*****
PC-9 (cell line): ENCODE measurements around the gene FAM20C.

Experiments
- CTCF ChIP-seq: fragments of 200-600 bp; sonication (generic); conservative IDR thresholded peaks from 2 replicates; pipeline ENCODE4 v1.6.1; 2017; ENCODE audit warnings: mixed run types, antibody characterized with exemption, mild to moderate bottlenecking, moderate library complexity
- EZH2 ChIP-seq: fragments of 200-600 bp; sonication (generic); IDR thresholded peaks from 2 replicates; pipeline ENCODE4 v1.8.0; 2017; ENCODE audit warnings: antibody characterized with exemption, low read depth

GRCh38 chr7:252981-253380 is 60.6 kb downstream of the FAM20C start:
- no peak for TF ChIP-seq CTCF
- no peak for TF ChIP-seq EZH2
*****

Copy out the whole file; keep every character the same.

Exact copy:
PC-9 (cell line): ENCODE measurements around the gene FAM20C.

Experiments
- CTCF ChIP-seq: fragments of 200-600 bp; sonication (generic); conservative IDR thresholded peaks from 2 replicates; pipeline ENCODE4 v1.6.1; 2017; ENCODE audit warnings: mixed run types, antibody characterized with exemption, mild to moderate bottlenecking, moderate library complexity
- EZH2 ChIP-seq: fragments of 200-600 bp; sonication (generic); IDR thresholded peaks from 2 replicates; pipeline ENCODE4 v1.8.0; 2017; ENCODE audit warnings: antibody characterized with exemption, low read depth

GRCh38 chr7:252981-253380 is 60.6 kb downstream of the FAM20C start:
- no peak for TF ChIP-seq CTCF
- no peak for TF ChIP-seq EZH2